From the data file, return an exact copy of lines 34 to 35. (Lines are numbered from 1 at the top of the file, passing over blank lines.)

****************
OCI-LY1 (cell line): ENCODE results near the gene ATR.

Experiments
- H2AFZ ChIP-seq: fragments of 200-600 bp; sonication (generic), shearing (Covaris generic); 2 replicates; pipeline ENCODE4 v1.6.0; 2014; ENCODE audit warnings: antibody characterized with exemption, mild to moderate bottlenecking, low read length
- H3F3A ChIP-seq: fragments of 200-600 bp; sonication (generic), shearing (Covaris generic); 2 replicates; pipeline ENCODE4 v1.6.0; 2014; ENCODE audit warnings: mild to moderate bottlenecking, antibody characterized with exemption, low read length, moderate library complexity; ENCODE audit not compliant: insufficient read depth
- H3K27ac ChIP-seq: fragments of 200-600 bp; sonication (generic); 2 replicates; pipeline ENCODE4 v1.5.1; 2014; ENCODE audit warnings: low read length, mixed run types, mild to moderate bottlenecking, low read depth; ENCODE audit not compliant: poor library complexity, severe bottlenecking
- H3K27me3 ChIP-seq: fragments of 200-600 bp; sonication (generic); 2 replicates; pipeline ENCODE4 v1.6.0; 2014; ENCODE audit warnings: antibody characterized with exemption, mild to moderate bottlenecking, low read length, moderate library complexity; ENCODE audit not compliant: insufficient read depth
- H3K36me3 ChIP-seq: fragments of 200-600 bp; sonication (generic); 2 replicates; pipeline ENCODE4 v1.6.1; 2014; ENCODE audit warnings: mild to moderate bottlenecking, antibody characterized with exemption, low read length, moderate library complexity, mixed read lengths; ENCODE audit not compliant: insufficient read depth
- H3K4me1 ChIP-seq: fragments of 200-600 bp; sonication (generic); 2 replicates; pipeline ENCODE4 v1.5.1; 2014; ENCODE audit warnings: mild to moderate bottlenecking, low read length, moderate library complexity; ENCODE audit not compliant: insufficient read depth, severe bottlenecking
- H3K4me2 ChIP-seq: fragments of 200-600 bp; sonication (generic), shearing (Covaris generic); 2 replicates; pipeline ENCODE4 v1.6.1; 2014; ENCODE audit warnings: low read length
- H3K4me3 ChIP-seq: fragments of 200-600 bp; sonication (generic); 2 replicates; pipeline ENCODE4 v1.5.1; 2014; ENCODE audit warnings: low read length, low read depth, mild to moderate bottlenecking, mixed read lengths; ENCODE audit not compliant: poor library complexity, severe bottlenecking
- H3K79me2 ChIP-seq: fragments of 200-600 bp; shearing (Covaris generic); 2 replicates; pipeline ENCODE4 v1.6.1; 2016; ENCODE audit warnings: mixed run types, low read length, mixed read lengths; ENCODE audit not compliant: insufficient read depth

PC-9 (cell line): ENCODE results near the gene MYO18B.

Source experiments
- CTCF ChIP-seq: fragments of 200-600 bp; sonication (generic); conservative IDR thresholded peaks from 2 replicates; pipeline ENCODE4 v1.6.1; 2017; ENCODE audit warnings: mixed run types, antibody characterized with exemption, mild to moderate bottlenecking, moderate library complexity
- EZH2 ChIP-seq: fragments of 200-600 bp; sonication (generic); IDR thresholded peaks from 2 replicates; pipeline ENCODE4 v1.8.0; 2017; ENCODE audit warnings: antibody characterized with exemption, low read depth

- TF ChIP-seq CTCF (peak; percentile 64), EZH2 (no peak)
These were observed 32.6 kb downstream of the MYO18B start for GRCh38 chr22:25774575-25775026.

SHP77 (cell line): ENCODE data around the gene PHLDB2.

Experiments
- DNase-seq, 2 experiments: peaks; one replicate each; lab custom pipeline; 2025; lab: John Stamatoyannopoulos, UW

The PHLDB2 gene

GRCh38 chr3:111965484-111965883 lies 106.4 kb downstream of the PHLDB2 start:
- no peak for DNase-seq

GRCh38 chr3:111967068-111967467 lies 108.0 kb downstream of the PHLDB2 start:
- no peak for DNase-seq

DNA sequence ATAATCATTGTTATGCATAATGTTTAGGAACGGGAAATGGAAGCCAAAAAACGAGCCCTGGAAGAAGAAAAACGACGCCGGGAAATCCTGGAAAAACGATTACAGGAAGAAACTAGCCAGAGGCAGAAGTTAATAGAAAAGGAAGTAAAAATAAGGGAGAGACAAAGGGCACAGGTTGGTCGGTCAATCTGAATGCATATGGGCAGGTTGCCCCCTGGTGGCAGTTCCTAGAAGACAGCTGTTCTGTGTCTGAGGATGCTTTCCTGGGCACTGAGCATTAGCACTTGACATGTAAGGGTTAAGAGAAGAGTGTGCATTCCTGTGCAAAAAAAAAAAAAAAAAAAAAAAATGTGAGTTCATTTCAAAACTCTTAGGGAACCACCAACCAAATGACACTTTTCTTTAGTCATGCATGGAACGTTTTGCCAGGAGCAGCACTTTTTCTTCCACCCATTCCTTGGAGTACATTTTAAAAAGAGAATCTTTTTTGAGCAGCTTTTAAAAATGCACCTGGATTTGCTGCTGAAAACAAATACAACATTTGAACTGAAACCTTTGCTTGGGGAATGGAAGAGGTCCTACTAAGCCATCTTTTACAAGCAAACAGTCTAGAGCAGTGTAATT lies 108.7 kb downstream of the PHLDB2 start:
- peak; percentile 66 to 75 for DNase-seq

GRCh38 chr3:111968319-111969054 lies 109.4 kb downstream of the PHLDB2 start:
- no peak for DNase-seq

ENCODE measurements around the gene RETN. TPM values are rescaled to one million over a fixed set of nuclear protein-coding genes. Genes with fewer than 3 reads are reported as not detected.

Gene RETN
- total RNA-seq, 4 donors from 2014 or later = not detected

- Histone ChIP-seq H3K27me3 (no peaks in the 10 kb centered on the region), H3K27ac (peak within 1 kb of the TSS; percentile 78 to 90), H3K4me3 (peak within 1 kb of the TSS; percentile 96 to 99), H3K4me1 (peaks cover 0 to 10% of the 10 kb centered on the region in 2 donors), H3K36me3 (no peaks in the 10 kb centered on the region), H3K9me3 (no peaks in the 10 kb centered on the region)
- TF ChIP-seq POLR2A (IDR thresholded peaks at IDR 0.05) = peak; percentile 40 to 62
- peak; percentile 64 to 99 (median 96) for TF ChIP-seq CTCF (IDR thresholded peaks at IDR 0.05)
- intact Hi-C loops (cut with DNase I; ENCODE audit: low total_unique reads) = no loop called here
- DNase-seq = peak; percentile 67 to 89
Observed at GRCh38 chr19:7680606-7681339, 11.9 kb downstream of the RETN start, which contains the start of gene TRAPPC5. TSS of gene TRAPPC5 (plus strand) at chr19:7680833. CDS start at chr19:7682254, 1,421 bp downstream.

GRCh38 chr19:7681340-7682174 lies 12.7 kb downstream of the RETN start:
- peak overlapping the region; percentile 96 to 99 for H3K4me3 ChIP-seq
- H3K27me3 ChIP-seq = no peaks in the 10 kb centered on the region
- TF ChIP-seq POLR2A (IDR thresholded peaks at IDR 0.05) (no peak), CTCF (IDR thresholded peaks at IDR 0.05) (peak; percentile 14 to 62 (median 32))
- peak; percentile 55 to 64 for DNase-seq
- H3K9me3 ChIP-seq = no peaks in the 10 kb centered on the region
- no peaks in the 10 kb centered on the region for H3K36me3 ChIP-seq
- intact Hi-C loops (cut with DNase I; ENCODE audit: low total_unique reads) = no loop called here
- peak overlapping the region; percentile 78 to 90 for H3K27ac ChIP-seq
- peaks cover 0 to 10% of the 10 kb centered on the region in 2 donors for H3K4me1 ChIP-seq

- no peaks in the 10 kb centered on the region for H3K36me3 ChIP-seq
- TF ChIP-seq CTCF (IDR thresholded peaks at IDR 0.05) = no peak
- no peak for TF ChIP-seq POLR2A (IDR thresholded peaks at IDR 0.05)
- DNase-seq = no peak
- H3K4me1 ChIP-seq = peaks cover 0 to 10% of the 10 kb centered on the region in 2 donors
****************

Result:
- TF ChIP-seq POLR2A (IDR thresholded peaks at IDR 0.05) = peak; percentile 40 to 62
- peak; percentile 64 to 99 (median 96) for TF ChIP-seq CTCF (IDR thresholded peaks at IDR 0.05)